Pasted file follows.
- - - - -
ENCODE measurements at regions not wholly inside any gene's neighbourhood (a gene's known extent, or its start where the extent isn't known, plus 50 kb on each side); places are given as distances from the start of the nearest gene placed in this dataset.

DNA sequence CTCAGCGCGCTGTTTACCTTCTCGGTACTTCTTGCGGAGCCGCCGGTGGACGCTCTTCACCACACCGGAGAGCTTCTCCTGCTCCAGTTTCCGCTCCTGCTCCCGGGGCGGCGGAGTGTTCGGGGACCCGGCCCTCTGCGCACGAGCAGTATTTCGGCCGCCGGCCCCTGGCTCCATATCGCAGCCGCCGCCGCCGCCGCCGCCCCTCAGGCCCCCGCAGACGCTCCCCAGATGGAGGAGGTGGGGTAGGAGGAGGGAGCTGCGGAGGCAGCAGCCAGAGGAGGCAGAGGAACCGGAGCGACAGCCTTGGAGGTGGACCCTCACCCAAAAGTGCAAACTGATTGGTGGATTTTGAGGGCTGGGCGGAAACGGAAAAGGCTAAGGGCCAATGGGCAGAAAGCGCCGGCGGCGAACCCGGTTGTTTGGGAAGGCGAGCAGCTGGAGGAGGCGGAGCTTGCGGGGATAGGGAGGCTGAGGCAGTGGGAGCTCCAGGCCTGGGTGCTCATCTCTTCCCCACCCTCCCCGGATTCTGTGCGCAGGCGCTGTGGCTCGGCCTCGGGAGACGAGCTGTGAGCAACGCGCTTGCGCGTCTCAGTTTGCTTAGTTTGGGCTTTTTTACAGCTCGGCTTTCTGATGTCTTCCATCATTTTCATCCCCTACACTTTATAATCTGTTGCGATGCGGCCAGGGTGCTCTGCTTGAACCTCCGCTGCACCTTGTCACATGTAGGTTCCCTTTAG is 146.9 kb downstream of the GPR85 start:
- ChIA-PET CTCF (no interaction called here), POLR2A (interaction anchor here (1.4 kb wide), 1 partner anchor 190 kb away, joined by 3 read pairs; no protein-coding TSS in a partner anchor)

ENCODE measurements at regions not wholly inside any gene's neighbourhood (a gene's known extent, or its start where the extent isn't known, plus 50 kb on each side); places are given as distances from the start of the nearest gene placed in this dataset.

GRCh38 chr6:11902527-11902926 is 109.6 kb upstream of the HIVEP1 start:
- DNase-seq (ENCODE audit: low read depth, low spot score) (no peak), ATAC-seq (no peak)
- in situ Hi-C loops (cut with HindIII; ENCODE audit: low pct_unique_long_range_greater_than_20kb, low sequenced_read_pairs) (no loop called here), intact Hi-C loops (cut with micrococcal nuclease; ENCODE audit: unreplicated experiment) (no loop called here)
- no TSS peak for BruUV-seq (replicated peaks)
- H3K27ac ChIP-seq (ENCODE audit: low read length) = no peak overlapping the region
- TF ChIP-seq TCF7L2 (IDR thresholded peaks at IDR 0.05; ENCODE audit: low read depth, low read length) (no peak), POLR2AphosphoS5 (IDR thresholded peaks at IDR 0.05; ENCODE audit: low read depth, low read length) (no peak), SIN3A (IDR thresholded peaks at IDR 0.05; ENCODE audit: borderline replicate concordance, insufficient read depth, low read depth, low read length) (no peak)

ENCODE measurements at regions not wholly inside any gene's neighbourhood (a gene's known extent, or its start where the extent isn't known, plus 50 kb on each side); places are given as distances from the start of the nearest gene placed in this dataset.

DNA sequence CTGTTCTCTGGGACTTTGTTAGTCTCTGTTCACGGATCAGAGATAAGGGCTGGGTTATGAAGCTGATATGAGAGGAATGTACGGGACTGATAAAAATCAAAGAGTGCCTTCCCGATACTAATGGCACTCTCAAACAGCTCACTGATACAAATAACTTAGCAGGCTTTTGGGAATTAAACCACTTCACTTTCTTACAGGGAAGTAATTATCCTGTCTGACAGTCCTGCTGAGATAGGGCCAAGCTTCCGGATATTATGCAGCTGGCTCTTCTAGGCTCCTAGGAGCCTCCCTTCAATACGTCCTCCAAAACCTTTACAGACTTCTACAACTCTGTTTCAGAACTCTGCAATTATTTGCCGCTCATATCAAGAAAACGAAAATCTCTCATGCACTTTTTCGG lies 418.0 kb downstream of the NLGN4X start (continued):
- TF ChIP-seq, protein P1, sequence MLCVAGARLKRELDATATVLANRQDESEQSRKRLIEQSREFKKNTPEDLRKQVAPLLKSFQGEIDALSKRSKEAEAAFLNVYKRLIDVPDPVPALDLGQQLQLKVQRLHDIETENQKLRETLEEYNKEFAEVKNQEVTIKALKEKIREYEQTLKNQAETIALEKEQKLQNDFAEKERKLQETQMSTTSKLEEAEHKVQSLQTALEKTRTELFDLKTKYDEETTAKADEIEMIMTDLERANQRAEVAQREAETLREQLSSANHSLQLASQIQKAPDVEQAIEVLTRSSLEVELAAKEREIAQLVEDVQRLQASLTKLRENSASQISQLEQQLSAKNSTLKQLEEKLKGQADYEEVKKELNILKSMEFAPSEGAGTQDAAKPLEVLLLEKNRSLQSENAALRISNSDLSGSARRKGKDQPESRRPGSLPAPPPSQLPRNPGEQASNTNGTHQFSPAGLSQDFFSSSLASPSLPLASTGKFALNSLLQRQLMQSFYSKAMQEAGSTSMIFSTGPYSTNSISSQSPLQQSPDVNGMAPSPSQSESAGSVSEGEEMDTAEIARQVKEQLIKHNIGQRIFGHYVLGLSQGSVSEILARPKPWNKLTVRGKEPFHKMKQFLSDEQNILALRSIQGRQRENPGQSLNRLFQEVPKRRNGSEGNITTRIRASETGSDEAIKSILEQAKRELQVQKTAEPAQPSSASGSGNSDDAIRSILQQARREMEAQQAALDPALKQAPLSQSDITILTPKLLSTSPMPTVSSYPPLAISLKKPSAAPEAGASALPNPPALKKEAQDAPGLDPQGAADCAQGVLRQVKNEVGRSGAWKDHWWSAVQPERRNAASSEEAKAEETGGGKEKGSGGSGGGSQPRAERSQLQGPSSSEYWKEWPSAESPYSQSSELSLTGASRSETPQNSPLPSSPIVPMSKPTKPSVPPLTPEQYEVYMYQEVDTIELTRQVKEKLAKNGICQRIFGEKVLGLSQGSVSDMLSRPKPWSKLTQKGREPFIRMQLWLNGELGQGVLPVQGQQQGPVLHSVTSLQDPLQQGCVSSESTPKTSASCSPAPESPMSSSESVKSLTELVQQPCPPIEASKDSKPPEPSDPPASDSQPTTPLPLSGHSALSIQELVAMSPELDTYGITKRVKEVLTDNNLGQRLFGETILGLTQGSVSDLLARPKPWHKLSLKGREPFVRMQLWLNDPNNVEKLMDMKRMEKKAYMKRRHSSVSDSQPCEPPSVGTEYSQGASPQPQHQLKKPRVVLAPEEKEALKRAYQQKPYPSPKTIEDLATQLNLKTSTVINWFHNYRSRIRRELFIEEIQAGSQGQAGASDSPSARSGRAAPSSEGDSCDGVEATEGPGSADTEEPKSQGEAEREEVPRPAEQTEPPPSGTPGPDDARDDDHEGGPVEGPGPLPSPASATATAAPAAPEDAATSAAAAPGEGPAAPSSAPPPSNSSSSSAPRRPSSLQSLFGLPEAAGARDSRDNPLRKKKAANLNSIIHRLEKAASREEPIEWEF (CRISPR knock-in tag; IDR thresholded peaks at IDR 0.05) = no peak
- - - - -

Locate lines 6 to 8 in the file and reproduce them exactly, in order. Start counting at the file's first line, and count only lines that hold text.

- DNase-seq (ENCODE audit: low read depth, low spot score) (no peak), ATAC-seq (no peak)
- in situ Hi-C loops (cut with HindIII; ENCODE audit: low pct_unique_long_range_greater_than_20kb, low sequenced_read_pairs) (no loop called here), intact Hi-C loops (cut with micrococcal nuclease; ENCODE audit: unreplicated experiment) (no loop called here)
- no TSS peak for BruUV-seq (replicated peaks)